The explosion and fire earlier this week at a Russian lab that stores dangerous pathogens has rekindled the question of whether such samples should even be kept, NPR reports.
The Guardian reported that a gas explosion occurred on the fifth floor of the State Research Center of Virology and Biotechnology and sparked a fire. The explosion took place in a sanitary inspection room that was undergoing repairs, and local officials told the Guardian that the public was not exposed to any pathogens. According to NPR, the World Health Organization has said the lab's smallpox and other pathogen stores are secure.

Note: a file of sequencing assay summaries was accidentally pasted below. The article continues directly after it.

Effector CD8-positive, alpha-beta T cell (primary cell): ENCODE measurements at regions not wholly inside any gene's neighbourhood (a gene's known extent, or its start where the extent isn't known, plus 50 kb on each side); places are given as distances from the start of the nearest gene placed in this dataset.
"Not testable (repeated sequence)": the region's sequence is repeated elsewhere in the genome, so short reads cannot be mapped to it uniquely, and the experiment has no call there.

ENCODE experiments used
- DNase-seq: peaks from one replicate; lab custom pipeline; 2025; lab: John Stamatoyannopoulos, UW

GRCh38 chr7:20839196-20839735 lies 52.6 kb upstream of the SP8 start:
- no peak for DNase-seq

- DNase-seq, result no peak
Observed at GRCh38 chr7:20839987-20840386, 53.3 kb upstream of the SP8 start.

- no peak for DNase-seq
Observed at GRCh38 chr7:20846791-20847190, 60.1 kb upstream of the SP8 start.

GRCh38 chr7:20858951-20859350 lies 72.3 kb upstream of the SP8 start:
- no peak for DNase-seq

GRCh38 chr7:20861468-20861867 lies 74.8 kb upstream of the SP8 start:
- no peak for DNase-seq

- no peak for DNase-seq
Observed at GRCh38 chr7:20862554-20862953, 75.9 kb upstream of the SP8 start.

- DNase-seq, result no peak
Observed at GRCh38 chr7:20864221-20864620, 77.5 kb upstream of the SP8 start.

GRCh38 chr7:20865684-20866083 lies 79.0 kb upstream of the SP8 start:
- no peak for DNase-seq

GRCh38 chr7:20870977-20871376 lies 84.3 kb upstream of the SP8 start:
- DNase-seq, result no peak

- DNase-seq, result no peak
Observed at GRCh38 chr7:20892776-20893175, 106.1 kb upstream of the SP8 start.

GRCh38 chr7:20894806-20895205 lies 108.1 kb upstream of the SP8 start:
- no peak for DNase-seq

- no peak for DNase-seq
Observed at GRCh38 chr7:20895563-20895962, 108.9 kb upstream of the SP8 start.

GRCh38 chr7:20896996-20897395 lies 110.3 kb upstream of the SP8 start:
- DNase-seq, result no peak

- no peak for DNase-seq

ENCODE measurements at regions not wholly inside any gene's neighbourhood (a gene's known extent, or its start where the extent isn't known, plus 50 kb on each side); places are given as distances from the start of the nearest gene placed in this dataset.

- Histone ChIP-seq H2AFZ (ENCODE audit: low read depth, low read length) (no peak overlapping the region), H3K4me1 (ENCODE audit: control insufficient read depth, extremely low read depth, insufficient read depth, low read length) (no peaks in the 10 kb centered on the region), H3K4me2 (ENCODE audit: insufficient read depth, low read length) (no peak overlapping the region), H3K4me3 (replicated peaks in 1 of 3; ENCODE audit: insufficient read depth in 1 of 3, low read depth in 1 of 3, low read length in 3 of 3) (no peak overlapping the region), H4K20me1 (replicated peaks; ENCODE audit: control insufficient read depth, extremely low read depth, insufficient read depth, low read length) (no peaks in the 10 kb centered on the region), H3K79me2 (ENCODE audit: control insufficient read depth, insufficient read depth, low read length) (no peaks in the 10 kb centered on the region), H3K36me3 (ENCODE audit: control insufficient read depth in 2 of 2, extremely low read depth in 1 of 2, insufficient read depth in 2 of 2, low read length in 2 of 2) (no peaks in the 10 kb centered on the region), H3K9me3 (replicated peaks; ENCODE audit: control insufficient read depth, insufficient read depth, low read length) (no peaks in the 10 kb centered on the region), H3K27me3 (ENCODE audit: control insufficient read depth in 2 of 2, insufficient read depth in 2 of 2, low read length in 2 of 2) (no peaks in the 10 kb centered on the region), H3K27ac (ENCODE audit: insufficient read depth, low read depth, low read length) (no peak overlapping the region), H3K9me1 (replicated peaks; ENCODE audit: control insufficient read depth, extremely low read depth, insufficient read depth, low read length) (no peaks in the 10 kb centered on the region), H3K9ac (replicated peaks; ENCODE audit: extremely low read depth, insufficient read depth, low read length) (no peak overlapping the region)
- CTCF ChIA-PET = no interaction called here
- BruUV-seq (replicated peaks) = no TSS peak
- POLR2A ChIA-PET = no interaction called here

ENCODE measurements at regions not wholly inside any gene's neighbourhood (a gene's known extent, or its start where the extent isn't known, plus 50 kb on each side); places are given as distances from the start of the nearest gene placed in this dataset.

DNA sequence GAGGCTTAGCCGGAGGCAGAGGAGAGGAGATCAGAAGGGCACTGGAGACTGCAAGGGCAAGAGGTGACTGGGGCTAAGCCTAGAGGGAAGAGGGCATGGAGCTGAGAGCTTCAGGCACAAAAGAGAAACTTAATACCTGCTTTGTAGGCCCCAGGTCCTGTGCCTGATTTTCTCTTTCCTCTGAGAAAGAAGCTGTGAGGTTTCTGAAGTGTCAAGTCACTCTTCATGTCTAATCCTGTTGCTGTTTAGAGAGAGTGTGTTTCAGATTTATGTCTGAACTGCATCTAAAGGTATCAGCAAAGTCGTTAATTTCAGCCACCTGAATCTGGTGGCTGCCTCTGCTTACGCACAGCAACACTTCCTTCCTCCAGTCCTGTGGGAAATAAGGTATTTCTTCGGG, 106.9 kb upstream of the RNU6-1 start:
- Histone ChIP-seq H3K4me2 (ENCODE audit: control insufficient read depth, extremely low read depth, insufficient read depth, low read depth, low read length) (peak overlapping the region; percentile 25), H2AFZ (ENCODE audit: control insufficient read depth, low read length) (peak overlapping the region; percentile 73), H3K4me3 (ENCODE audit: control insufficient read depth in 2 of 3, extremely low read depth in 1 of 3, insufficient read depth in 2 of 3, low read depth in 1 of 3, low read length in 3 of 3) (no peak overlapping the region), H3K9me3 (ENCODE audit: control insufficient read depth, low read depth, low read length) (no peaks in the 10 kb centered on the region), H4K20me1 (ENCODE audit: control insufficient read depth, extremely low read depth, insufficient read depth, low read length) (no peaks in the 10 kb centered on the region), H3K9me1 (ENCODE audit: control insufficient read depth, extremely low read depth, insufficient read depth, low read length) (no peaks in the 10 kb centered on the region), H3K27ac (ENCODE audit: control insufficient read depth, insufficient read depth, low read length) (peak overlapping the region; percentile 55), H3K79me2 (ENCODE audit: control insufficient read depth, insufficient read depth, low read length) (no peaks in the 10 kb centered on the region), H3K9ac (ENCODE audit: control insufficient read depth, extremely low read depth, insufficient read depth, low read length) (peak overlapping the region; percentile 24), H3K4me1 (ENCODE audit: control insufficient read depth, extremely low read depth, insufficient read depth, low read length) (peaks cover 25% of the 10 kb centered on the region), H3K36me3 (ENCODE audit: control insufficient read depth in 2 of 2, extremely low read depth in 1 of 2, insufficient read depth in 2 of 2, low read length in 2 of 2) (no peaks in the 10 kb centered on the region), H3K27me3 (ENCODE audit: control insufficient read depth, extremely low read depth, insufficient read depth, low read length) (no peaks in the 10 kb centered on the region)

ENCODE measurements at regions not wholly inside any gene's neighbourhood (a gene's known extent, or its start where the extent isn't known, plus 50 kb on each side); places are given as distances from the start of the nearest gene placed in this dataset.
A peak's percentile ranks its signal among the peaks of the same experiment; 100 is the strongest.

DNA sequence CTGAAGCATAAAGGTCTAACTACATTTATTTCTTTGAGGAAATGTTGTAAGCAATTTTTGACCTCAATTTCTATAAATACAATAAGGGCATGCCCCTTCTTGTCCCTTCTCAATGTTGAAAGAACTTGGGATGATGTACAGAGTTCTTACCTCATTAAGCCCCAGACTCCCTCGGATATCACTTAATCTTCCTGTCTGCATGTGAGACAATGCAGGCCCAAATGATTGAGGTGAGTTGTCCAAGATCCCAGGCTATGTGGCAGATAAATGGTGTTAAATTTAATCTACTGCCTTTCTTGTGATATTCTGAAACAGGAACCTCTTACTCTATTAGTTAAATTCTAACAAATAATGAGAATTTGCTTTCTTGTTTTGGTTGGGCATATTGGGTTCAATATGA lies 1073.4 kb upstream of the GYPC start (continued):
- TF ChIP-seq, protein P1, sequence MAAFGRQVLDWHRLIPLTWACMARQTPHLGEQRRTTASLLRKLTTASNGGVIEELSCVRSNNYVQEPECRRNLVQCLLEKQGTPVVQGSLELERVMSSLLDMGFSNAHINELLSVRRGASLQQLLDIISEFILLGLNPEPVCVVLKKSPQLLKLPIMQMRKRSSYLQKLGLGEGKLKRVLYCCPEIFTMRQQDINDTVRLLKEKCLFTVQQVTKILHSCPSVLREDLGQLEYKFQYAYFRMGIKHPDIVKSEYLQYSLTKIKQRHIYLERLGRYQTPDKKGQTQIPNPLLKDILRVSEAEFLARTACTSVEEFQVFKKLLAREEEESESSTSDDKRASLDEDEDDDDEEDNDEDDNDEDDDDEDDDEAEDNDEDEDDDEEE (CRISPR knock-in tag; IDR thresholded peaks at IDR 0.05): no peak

But, NPR writes that the incident raises the old question of whether it is worth keeping smallpox stockpiles at that Russian lab and at the US Centers for Disease Control and Prevention.
Jeffrey Duchin, a member of the board of the Infectious Diseases Society of America and public health officer in Washington State, tells NPR he has supported destroying the stocks. "There is no such thing as 100 percent certainty regarding the potential for inadvertent release," he says.
Inger Damon, though, who works on smallpox at the CDC, argues there is still much to learn. "We want to make sure we have sufficient public health measures for the global community," she tells NPR.